Developing Green Banking Products in Bangladesh: Involvement of Stakeholders.Docx

Topics: Bank, Environmentalism, Environmental movement Pages: 41 (14322 words) Published: April 7, 2013
Developing Green Banking Products In Bangladesh :
Involvement Of Stakeholders
Chapter- 1: Introduction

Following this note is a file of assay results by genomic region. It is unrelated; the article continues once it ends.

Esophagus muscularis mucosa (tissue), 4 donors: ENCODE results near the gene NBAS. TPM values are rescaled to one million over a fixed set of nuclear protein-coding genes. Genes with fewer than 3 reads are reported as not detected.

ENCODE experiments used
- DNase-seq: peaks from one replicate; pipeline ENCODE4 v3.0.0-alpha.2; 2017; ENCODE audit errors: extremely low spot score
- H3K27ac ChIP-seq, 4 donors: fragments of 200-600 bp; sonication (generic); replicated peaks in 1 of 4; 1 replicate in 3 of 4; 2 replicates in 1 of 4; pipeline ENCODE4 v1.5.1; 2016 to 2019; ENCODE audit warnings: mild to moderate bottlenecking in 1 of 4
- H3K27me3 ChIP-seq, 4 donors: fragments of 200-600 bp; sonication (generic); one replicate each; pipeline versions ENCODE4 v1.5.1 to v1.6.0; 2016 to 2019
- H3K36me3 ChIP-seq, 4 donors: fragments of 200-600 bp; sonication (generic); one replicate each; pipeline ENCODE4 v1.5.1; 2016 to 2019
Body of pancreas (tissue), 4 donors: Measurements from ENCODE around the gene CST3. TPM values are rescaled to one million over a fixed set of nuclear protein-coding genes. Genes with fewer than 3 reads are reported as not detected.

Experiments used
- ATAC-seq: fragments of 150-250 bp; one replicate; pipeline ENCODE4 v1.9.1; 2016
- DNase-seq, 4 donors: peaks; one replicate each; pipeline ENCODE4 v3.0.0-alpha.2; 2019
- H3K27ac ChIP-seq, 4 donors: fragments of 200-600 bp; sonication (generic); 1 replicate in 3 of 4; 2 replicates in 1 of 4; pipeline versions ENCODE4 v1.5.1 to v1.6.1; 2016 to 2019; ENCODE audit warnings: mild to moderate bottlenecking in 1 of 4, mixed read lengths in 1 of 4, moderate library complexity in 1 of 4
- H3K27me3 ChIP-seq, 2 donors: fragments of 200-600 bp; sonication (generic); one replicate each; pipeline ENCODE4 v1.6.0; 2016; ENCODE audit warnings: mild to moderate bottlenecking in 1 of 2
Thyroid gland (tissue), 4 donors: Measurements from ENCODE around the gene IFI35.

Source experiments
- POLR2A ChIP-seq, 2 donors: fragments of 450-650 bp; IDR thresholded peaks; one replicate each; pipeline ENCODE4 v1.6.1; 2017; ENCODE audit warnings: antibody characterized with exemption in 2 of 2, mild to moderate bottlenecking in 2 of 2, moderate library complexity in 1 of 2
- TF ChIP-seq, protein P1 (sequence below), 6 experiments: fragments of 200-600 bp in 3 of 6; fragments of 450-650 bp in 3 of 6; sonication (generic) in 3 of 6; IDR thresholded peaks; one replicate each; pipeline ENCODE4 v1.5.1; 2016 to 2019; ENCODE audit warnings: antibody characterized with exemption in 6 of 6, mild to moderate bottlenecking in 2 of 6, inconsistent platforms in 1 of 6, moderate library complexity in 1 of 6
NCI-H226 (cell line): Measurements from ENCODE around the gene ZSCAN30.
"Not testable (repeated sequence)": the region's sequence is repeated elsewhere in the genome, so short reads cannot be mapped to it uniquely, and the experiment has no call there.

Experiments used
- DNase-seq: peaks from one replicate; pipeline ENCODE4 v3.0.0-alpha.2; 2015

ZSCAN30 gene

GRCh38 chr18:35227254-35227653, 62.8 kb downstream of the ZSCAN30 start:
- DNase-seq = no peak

Environmental safety and sustainable ecological balance have appeared as significant argument of the twenty first century as increasing number of “green” technologies are finding their way into the numerous functional areas including banking. As environmental concern gain greater consideration, pressure is being placed on all industries, along with financial services to implement green initiatives. Environmental concern has risen in the 1990s, while green banking is not yet a predominant reason for most customers to choose one financial institution over another; customer interests and greater environmental awareness are influencing a number of financial institutions to go green. In an economy defined by increasing globalization, industries and firms are obligated to be affected by forceful environmental policies which have strike not only consumer to go for green, but also placed high on the list management’s priorities. For example, 78% of CEOs of the top 50 firms agreed with the importance of green issues to their firm’s present activities and 82% considered that greening would be more important in the future (Peattie and Ring, 1993). Through larger investment in greening the firm can minimizes environmental sabotage and serves an important competitive advantage (Porter and van der Linde, 1995). Among both developed and developing economies, green investment is now the prior economic mantra. With most developed economies oppressed with debt after the 2008-09 global recession when they have to pay off debt (as is the case in a number of EU member states and the USA), then their spending power is consequently reduced and channeling funds to tomorrow's green infrastructure becomes more problematic. However, the process can be promoted, but it may require that the firm substantially change its culture to include green issues into all business decisions and activities (McDaniel and Rylander, 1993). The opportunity or coverage and benefits of green banking are by and large recognized. Since banks provide funds to the industries and firms, they can come across severe credit and liability risks under such environmental policies. Further, the quality of their assets and rate of return in the long-run may also be affected by environmental policy impacts. Thus banks are finding it essential for them to go green and play a pro-active role to take environmental and ecological aspects as part of their lending principle, which would force industries and other categories of borrowers to direct themselves towards environmental management, usage of appropriate technologies and appropriate management systems. Green banking clearly has a direct and positive effect on the environment, but the benefits go much further, reaching into security and cost (Javelin Research, 2009). Green finance may cover all the financial services related to the promotion and development of green industry and green economy. The banking sector influences the economic growth and development in terms of both quality and quantity, there by changing the nature of economic growth. Banking sector is one of the major sources of financing investment for commercial projects which is one of the most important economic activities for economic growth. Therefore, banking sector can play a crucial role in promoting environmentally sustainable and socially responsible investment. Banks, by using their commercial lending and securities underwriting, are in a position to catalyze the necessary transition to an economy that minimizes green house gas pollution and relies on energy efficiency and low/no carbon energy sources (Bank Track 2010). Corporate firms are also finding that “going green” makes good business sense as well as good environmental sense (Menon and Menon, 1997, Porter and van der Linde, 1995). IFC (2010) notes that international organizations/institutions can...
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